Duffy just sighed. A year of training together gave these two the ability to read the slightest movement, though, and the message was clear: this isn’t going to work.

“We’ve got two more,” said Moira from the seat behind Duffy. “We’ll make it.”

“It’s too much,” said Duffy. “First launch from Vandenberg, at night, with Air Force oversight, with only three impossibly small launch windows. We’re never going to fly tonight.”

Griffin grunted. “We’re going to fly.”

“Go fever,” said Chen. It put a pall on the conversation; ‘go fever’ was the human prejudice to ignore small problems so as to make a launch happen. The curse hung especially heavy now, just eight months after it had doomed Challenger. The only reason Discovery was even on the launch pad was direct intervention by the President on behalf of the Air Force - over NASA’s objections.

“Launch readiness check complete,” announced the radio. “Weather good. We are go!”

Griffin keyed his transmitter. “Launch, Discovery. Ready to resume countdown.” The clocks on the instrument panel rolled over: 8:59, 8:58.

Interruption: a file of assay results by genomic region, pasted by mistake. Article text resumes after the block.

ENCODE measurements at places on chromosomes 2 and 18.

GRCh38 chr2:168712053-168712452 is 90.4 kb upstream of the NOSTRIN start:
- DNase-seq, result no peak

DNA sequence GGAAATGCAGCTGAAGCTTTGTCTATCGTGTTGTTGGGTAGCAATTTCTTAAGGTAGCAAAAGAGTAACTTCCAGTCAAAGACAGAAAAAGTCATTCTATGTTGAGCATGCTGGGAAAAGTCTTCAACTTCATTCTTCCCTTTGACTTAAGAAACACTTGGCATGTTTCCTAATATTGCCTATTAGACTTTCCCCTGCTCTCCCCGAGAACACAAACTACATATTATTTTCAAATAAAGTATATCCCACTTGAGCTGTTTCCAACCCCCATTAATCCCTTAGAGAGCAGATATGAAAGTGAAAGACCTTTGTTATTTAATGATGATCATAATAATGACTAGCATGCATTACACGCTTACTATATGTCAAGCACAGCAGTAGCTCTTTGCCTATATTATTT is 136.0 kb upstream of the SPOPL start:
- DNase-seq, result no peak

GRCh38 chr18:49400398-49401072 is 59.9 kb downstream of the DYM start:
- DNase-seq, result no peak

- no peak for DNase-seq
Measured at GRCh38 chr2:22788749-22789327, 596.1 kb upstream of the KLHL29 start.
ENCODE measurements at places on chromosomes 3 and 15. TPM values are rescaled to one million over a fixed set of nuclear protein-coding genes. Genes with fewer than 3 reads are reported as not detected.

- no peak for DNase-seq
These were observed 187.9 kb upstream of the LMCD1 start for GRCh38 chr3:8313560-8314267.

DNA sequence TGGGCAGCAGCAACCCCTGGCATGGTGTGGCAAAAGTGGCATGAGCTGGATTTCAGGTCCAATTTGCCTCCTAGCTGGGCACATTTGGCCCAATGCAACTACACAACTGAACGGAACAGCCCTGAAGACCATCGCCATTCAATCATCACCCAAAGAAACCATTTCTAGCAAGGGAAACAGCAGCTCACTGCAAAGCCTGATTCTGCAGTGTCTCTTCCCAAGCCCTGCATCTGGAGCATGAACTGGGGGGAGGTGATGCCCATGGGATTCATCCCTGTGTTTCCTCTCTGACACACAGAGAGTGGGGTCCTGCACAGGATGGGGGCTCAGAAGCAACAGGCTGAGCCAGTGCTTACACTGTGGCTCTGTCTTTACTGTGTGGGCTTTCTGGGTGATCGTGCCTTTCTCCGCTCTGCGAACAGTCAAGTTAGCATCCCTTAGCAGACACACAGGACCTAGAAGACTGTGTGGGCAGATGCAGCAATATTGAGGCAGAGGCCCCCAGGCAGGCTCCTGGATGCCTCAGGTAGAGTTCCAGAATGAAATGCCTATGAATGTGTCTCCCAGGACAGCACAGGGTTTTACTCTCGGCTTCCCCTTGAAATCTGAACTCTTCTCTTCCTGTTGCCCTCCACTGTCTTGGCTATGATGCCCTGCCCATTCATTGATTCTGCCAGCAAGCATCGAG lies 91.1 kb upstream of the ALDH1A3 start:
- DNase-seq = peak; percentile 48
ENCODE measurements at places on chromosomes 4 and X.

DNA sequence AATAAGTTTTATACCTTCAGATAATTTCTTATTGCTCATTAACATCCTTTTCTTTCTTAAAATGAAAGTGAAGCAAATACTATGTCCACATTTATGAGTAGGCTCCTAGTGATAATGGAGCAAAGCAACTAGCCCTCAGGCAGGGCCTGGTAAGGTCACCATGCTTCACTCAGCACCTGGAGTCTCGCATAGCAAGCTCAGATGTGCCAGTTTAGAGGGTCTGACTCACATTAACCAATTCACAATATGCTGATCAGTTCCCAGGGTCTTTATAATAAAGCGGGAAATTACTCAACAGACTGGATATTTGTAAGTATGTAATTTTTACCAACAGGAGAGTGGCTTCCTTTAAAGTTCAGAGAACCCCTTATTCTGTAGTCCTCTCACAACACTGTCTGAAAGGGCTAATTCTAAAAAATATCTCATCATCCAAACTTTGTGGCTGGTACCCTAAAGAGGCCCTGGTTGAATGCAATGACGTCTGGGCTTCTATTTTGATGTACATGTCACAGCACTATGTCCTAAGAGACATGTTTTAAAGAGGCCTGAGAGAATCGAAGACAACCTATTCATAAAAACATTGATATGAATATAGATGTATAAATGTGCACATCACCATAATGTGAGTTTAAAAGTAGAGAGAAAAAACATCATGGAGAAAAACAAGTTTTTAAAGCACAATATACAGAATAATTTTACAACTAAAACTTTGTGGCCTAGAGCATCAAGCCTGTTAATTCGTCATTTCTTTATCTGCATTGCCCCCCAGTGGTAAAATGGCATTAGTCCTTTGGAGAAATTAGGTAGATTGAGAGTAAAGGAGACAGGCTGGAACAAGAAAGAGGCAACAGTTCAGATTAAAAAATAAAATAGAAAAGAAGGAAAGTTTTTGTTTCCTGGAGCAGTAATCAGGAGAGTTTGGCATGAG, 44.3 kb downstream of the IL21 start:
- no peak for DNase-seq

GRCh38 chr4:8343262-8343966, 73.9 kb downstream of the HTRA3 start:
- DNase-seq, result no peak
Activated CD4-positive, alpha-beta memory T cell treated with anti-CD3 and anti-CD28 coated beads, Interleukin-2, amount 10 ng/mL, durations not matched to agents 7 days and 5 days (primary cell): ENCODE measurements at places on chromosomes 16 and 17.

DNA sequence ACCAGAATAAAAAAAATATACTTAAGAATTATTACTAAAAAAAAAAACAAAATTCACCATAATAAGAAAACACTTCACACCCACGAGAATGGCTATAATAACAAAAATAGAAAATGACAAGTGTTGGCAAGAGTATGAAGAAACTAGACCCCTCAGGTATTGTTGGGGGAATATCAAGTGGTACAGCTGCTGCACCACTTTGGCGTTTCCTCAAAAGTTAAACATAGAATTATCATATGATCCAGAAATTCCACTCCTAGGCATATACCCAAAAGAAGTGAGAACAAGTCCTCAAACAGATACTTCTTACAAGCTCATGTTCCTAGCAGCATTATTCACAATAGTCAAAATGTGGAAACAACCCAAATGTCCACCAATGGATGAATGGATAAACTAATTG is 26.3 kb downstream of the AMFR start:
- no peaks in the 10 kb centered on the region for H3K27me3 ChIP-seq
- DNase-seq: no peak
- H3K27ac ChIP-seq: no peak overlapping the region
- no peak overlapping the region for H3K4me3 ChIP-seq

“Confirm internal guidance,” said Duffy. “OPS 1.”

Two minutes. “Close visors.”

“If anyone wants to get off this ride,” said Duffy, “now’s the time!”


“Okay, I can see it now,” said Duffy. “Rotating.” Discovery pitched down, putting the payload bay - and the windows above Moira’s station - in range of the satellite.

“It’s bigger than we thought,” Moira said, floating up toward the window. The satellite looked like it had been cobbled together from whatever junk was laying about Baikonur. “It’s about...six feet on its longest dimension.” The wrecking-yard aesthetic concealed state-of-the-art Russian surveillance technology. “Are you ready down there?

“Depress cycle complete,” said Griffin. “Ready to open outer door.”

“Are you sure you can’t just grab it with the arm?” asked Chen over the radio. “Snatch and grab and we go home!”